[1]D. M. Armstrong, Sketch for a Systematic Metaphysics (Oxford: Oxford University Press, 2010), viii, ix.

[2]Ibid., 69.


[4]Ibid., 1.

[5]This raises a further question: Does a concept have being?

[6]Ibid., 72.


[8]Ibid., 17.

[9]Ibid. Cf. Ibid., 26. On page 17 he seems to equate states of affairs with ordinary objects.

[10]Ibid., 76, 78.

[11]Ibid., 16.

[12]Ibid., 98.

[13]Ibid., 104.

[14]Ibid., 76.

[15]Ibid., 105.

Monday, September 23, 2013


            In this article, the fourth article in the blog series Contending for God, sponsored by the Canadian Apologetics Coalition, I will first outline Thomas Aquinas’s first way, then comment on the premises.[1] Aquinas says that this is the most evident or manifest way to demonstrate that God is.[2] It should be noted that if this argument demonstrates that a divine being exists, it is not a demonstration, or a making manifest, of the nature of God, but, of the fact that God exists, or is. It is a demonstration that only claims to show that something is, not what it is. It is also necessary to note that there are two types of demonstration. Demonstration propter quid (by way of the thing that is)[3] moves from the essence or nature of a cause to its effects.[4] Demonstration quia (demonstration of the fact)[5] moves from the effect to the existence of the cause.[6] In light of the above observations, it is not necessary to know anything about the nature of a thing prior to showing that the thing in question exists. However, in showing that a thing exists one is gaining knowledge of the thing in question. The first way is an example of demonstration quia. Finally, note that this particular demonstration, if it is valid and sound,[7] does not necessarily demonstrate the existence of the triune God of the Christian New Testament; no philosophical demonstration can move from our knowledge of the world to the existence of the triune God of the Christian New Testament. If this demonstration is successful, all that it shows is that some form of Theism is true.

            The first way can be outlined as follows:[8]

(1)   For it is certain and evident to the senses that something in this world moves.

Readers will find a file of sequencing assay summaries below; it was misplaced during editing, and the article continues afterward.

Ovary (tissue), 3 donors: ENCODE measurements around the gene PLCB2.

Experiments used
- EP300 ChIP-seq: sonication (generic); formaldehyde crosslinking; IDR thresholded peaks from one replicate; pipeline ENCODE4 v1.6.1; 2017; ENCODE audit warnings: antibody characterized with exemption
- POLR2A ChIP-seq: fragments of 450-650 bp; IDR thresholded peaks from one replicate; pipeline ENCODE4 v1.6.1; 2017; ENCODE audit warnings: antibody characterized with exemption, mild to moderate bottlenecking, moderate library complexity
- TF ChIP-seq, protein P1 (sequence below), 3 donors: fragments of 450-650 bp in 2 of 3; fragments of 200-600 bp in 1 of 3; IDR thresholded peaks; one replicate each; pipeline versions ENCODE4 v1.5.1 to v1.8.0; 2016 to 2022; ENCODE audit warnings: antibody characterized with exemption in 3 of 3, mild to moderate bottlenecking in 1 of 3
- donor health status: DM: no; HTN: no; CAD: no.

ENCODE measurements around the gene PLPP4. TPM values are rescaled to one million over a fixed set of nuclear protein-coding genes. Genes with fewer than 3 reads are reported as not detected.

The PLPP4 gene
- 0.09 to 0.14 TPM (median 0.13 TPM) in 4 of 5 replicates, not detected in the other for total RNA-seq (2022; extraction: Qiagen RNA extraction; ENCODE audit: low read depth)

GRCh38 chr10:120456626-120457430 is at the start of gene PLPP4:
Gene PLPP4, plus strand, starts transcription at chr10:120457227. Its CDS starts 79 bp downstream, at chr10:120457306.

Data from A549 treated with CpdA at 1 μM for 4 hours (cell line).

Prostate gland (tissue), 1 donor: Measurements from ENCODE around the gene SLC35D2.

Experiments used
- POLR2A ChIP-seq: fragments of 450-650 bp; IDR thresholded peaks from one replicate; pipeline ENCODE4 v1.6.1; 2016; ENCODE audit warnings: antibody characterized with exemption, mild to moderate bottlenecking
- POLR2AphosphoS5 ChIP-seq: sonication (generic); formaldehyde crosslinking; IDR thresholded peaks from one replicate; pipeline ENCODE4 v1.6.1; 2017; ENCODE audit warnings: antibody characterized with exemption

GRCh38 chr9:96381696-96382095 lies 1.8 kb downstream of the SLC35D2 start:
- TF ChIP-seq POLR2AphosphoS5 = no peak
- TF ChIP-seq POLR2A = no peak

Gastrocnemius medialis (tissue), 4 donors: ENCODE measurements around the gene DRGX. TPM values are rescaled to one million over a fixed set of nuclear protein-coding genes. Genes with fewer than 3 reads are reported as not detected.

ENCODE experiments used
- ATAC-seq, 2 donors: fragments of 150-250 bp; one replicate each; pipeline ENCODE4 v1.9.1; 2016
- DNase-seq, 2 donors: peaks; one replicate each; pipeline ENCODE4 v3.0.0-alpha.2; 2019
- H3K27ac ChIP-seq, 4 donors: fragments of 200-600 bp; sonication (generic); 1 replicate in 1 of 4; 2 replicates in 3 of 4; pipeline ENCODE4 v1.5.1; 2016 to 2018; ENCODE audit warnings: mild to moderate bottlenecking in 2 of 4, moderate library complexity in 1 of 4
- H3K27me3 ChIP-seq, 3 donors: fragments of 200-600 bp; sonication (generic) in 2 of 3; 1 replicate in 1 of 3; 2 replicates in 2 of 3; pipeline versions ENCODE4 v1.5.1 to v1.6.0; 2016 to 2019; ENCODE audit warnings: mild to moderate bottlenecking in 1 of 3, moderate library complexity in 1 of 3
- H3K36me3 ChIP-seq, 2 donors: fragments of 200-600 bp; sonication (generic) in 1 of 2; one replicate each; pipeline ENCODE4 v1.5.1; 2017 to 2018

(2)   But, all that is moved, is moved by another.
a.       Nothing is, in fact, moved, unless it is in potency[9] to that towards which it is moved.
b.      But, a thing moves only insomuch as it is in act.[10]
c.       In fact, to move is nothing else than to bring a thing from potency to act.
d.      But, it is not possible that a thing be reduced to act, unless it is by a thing that is[11] in act.
                                                              i.      For example, an actually burning or hot thing, such as a flame, makes wood, which is potentially burning, to be burning in act, and in this way the wood is moved and altered.
e.       But it is not possible that the same thing be simultaneously in act and in potency in the same sense, but only in a different sense.
                                                              i.      That, in effect, which is actually burning, cannot at the same time be potentially burning, but is simultaneously potentially freezing/cold.
f.       It is therefore impossible that, in the same way and same sense, a thing is moving and is moved,[12] or in other words, that it moves itself.
g.      It follows, therefore, that all that is moved is moved by another.
(3)   If, therefore, that which moves is moved, then it must be moved by another; and this by another [and so on].
(4)   But this cannot proceed to infinity:
a.       Because, in this case, there would be no first mover; and consequently, no thing would move another,
b.      Because second movers do not move unless they are moved by a first mover, in the same way that a cane is not moved unless it is moved by a hand.
(5)   Therefore, it is necessary to arrive at (or come to) a first mover which is not moved:
a.        and this is what all consider to be God.[13]

Aquinas’s demonstrations of the fact that God exists are frequently misunderstood. This is due partially to a language barrier, and partially to certain philosophical principles that were rejected, or improperly explained, by a number of important modern philosophers such as Descartes, Leibniz, and the like. Therefore, in order to properly understand this demonstration, one must take the time to understand the terms, and what Aquinas presupposes for this particular demonstration.[14]